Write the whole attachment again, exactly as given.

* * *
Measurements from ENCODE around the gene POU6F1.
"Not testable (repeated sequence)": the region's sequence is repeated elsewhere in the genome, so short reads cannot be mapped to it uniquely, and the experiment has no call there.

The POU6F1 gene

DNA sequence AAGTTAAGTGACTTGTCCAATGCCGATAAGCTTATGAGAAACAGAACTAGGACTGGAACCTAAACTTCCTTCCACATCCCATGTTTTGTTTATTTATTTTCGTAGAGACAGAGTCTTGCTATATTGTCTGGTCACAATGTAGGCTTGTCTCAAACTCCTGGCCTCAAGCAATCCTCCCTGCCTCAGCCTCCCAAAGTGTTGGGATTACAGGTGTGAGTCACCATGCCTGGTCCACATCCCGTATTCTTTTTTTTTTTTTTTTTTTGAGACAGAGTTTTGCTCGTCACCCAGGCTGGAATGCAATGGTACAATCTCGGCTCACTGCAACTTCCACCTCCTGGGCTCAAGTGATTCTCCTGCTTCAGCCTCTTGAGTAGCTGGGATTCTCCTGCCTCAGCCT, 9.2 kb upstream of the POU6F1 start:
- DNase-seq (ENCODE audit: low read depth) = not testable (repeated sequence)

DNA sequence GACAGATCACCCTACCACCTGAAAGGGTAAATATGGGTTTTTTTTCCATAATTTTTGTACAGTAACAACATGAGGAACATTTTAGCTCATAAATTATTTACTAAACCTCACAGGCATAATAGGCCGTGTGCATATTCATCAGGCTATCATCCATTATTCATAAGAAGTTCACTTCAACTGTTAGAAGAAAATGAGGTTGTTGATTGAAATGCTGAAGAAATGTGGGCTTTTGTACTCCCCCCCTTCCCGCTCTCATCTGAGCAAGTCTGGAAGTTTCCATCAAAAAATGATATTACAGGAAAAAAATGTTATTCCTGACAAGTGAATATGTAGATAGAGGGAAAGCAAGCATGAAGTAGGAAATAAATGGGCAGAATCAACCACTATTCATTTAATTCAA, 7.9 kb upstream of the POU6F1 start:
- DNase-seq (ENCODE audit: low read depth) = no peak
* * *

Measurements from ENCODE around the gene POU6F1.
"Not testable (repeated sequence)": the region's sequence is repeated elsewhere in the genome, so short reads cannot be mapped to it uniquely, and the experiment has no call there.

The POU6F1 gene

DNA sequence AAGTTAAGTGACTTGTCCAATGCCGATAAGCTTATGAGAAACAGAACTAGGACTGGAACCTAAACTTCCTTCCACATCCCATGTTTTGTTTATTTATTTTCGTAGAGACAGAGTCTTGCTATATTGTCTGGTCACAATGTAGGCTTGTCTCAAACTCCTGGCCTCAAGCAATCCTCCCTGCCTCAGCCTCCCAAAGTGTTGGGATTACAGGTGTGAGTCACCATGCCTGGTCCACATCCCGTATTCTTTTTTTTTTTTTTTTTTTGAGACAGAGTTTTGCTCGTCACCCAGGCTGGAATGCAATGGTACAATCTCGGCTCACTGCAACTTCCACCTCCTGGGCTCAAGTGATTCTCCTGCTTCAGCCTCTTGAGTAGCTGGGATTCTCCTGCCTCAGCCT, 9.2 kb upstream of the POU6F1 start:
- DNase-seq (ENCODE audit: low read depth) = not testable (repeated sequence)

DNA sequence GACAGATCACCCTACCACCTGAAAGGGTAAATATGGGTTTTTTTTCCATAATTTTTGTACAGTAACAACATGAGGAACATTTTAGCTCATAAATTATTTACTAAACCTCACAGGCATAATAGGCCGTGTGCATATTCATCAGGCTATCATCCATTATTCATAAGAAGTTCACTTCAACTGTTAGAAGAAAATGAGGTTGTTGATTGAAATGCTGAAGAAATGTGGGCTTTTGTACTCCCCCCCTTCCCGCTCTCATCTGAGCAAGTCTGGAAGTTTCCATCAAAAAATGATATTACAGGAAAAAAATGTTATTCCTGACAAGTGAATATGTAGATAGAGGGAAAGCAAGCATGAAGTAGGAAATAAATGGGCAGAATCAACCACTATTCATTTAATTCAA, 7.9 kb upstream of the POU6F1 start:
- DNase-seq (ENCODE audit: low read depth) = no peak